Watching the original Star Trek series has been akin to uncovering a Rosetta Stone of pop and geek culture. Every tumorous cliche I thought had just developed gradually within fandom over the decades –sudden personality changes, mirror universe goatees, body swaps, “X is now a vampire,” et cetera– all can actually be found not only in the early fanzines, but the show itself.
In its defense, a lot of the rotten, silly, campy-as-hell writing in Star Trek, especially those episodes located in the early first season and most of the third season, is only perceived that way now because of how vastly influential (or at least widely imitated) it has become. It says a lot that I went into this show (or even the Abrams reboot, which I actually watched before any of the original episodes) knowing the names of the entire main cast and most of the gadgets and lingo. We fetishize the hell out of this series, so much so that even if you don’t know a thing about it, you know a lot about it. Especially if you’ve spent any amount of time in women-dominated fan circles. After spending my summer browsing through page after page of Sherlock fanfics about sudden telepathy, brainwashing, werewolves, age regressions, genderswaps and Western re-imaginings, the purple prose and awkward sex scenes, I looked askance at TOS and knew exactly where it all came from.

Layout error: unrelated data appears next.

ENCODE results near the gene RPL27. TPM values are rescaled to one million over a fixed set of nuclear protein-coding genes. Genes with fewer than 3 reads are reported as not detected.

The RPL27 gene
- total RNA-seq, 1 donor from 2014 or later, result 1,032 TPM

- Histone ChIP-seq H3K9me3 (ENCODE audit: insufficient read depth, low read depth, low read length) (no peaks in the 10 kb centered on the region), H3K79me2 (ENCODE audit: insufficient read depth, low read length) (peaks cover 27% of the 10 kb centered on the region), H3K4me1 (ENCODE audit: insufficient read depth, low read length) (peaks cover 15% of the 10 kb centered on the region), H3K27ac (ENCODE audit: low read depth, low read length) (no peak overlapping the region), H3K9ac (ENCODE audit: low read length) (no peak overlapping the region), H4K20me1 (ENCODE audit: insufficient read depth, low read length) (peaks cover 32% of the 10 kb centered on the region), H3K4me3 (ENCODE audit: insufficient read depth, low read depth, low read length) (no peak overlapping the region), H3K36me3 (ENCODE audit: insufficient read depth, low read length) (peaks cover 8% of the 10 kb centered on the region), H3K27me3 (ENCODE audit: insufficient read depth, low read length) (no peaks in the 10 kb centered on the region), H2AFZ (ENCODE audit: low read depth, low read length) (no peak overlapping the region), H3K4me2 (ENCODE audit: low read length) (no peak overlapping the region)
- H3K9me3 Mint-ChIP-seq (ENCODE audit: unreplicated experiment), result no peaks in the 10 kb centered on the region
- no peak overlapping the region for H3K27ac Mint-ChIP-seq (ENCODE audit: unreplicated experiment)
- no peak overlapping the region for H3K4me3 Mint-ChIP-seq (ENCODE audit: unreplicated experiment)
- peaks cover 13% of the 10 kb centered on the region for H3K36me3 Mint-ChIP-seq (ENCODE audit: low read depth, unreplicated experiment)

More to the point: it doesn’t matter what lens you use to study it; Star Trek is a goldmine. And as a lot of my recent study has focused on apparatuses of playful engagement and branded media, it seemed inevitable that I’d get out the leftist academic monocle for Trek eventually.
I had half the work done for me, thanks to one of Kirk/Spock’s most outspoken academic shippers, Henry Jenkins, being one of my professors this semester (we had a shipping conversation on the first day of class… sometimes, my life can be really cool). But far be it from Star Trek to remain the darling of fan studies– it’s also the position of several within otaku studies, namely Hiroki Azuma and (since I like to namedrop him here) my games studies professor William Huber, that Star Trek fandom shares a not-insignificant degree of kinship with otaku, via something that Kojeve calls “animalization.” And that’s what I ended up being drawn toward as a subject: Star Trek as a sociological artifact and my own inevitable relationship to it.
I’ll warn you in advance: this got long.